2015 GSA Annual Meeting in Baltimore, Maryland, USA (1-4 November 2015)

Paper No. 40-30
Presentation Time: 9:00 AM-5:30 PM


WILES, Gregory, Department of Geology, The College of Wooster, 944 College Mall, Scovel Hall, Wooster, OH 44691, DECK, Clara B., Department of Geology, The College of Wooster, 1189 Beall Ave., Wooster, OH 44691, D'ARRIGO, Rosanne D., Tree Ring Lab, Lamont-Doherty Earth Observatory, Palisades, NY 10964, SOLOMINA, Olga, Institute of Geography, Moscow State Univeristy, Russian Academy of Sciences, Startomonetny-29, Moscow, 119017, Russia, ANCHUKAITIS, Kevin, Laboratory of Tree Ring Research, University of Arizona, 1215 E Lowell St, Tucson, AZ 85721 and DOLGOVA, Ekaterina, Department of Geography, Moscow State University, Moscow, 120, Russia, gwiles@wooster.edu

There is a significant effort underway to characterize and understand the decadal climate variability of the North Pacific. One strategy to examine the decadal variability over centuries to millennia is to use coastal and near coastal tree-ring records as proxies of air-sea interactions by reconstructing climate (primarily temperature). Most of this work has been done from sites on the northeast Pacific coast. Recent collections from coastal sites bordering the Sea of Okhotsk on Sakhalin Island, the coast of Primorsky, the Kamchatkan Peninsula, and the Kurile Islands are providing tree-ring based climate reconstructions for the northwestern Pacific.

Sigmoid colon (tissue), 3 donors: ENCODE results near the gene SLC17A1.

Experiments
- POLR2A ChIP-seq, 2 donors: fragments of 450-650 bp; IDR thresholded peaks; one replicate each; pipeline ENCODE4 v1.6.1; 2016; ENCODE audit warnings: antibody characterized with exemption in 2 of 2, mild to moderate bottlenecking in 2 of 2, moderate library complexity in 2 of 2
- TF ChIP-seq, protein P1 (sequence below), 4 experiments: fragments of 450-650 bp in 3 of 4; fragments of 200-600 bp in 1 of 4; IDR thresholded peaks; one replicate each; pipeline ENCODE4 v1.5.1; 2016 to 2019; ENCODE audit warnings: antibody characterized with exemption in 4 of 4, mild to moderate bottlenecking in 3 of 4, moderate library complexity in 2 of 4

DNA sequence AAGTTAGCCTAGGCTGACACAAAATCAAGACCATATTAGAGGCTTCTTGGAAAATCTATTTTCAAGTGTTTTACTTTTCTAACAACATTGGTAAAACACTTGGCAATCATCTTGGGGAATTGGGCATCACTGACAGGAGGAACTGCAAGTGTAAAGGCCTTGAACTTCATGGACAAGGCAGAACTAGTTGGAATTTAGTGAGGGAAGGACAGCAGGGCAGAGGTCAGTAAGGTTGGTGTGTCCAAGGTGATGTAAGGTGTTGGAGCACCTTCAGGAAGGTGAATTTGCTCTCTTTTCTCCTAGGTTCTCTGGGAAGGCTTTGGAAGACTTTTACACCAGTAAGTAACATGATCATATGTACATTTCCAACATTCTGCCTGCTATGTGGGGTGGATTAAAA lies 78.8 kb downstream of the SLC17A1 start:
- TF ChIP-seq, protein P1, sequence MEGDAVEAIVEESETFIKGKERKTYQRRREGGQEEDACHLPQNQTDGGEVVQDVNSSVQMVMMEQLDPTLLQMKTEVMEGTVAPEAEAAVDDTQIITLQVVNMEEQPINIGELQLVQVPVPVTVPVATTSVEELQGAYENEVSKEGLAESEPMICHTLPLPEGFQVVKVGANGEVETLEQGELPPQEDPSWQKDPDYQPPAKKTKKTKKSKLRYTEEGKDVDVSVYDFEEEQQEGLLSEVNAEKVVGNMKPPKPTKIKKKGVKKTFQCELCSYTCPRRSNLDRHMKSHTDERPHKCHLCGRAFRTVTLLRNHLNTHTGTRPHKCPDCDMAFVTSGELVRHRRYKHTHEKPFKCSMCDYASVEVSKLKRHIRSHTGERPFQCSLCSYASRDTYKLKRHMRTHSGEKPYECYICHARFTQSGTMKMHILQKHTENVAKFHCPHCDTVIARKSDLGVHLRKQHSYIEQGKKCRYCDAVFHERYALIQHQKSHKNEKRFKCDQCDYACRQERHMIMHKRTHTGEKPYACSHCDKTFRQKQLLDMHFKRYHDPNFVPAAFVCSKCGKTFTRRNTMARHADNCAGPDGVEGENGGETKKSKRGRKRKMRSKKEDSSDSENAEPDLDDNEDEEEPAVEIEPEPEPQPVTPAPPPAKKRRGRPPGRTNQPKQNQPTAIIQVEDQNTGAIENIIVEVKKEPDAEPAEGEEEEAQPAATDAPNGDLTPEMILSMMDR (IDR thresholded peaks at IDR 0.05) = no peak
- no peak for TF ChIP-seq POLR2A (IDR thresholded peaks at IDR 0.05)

Well-verified reconstructions of temperature for the western Pacific have been developed. Initial comparison across the Pacific identifies the need to improve our understanding of the western Pacific ocean-atmosphere variability. Whereas in Alaska along the northeastern Pacific, shifts in the Pacific Decadal Variability (PDV) are readily identified in the instrumental and tree-ring reconstructions, in the western Pacific summer temperature reconstructions are more restricted to summer temperatures when PDV is more muted. Thus the western records are more a combination of local scale variability as well as large-scale dynamics.

Despite this recent progress in climate reconstruction in the western Pacfic challenges and opportunities to improve reconstructions remain. Anthropogenic disturbances in the western Pacific coastal regions dating back to the early 18th century through the present make it difficult to locate old growth forest and find sites that have not been disturbed. Additionally, changes in sea ice in winter months and variations in the production of sea fog in the Sea of Okhotsk can influence tree growth and potentially complicate the climate signal. Improved reconstructions seek to better utilize the growing network of tree-ring records from multiple species, longer records, and an appreciation of local and regional scale influences.